Ask yourself as an individual investor, is the little bit of extra return provided by a 20+ year bond versus shorter-term bonds really worth all of the extra volatility? 20+ Year bonds have only earned half a percentage point more than 5-Year bonds, but with twice the volatility. For most individual investors, the answer is no. Longer-term bonds are better suited for institutions seeking asset liability matching abilities such as pensions, banks, insurance companies, etc.
In addition to compensation for taking term risk, bond investors also receive additional compensation for assuming higher default risk, or the inability of a borrower to repay its debt.
By loaning money to a company with lower credit quality, investors face a higher risk of not receiving all of the promised interest and principal payments. In addition, lower rated bonds tend to drop more in value when the economy slows because recessions lead to lower profits and increase the likelihood of default. Consequently, investors require a higher yield to compensate them for taking the extra risk.
Credit rating firms such as Moody’s or Standard & Poor’s evaluate a borrower’s ability and willingness to repay its debts. Bonds rated AAA, AA, A, or BBB are considered investment grade, which means the issuer is likely to fulfill its debt obligations. Non-investment grade bonds, also referred to as high-yield or junk bonds, are rated BB or lower to indicate their higher probability of default.
The relationship between fixed income credit risk and historical returns in depicted below. The data set doesn’t have as long of a history, but you can still see how taking additional credit risk by lending to lower quality companies produces higher returns and higher volatility.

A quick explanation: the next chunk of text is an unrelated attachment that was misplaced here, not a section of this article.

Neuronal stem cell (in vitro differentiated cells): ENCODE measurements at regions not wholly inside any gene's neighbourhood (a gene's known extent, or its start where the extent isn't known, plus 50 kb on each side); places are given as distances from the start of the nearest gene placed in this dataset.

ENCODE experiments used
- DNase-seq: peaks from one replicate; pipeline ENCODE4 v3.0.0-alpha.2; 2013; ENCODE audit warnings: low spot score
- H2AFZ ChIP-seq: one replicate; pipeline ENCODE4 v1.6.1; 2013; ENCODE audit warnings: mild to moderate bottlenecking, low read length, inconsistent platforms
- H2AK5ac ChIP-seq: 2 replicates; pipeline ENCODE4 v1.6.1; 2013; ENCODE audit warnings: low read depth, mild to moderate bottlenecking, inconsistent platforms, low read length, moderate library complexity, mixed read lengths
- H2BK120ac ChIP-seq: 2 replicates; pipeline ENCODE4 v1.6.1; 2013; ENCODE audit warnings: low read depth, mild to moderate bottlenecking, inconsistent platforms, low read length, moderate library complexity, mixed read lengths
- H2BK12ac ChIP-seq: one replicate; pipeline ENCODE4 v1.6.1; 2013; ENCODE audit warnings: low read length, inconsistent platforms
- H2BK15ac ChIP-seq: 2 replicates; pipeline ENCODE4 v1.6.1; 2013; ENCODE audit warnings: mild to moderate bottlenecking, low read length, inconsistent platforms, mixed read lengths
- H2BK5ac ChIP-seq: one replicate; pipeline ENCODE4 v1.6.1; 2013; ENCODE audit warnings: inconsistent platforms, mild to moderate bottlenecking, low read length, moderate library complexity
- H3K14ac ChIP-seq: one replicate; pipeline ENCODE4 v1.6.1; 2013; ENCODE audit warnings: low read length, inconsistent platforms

Much like our first example of term risk, credit risk is only beneficial to a certain point. For example, Junk bond returns are one percentage point higher than BBB bonds, but they come with 72% greater volatility!
So there you have it. Hopefully this provides a good base for future bond articles. Below are key concepts to remember.
Key terms and concepts:
- Maturity – The length of time until the loan contract (bond) expires.
- Par value – The amount the borrower promises to pay on or before the maturity date.
- Coupon rate – The interest rate that is multiplied by the par value of a bond to determine the amount of interest the borrower will pay annually.
- Interest rates and bond prices – Bond prices and interest rates have an inverse relationship. When interest rates rise, bond prices fall. When interest rates fall, bond prices rise.
- Duration – A measure of a bond’s sensitivity to changes in interest rates. A bond with a high duration will experience bigger gains or losses in response to a change in interest rates.
- Term risk – Bonds with a longer time until maturity offer higher yields, but are riskier.
- Credit risk – Bonds with lower credit quality offer higher yields, but are riskier.
Sources and Disclosures:
1. One-month, five-year, and 20+ Year data uses Ibbotson indices. Six-month and one-year data uses Bank of America Merrill Lynch Indices.
2.Bank of American Merrill Lynch index data from Federal Reserve Economic Data (FRED).
PAST PERFORMANCE IS NO GUARANTEE OF FUTURE RESULTS. Investing involves risk. It should not be assumed that recommendations made in the future will be profitable or will equal the performance shown. Investment returns and principal value of an investment will fluctuate and losses may occur. Diversification does not ensure a profit or guarantee against a loss.
This article originally appeared on Forbes.com.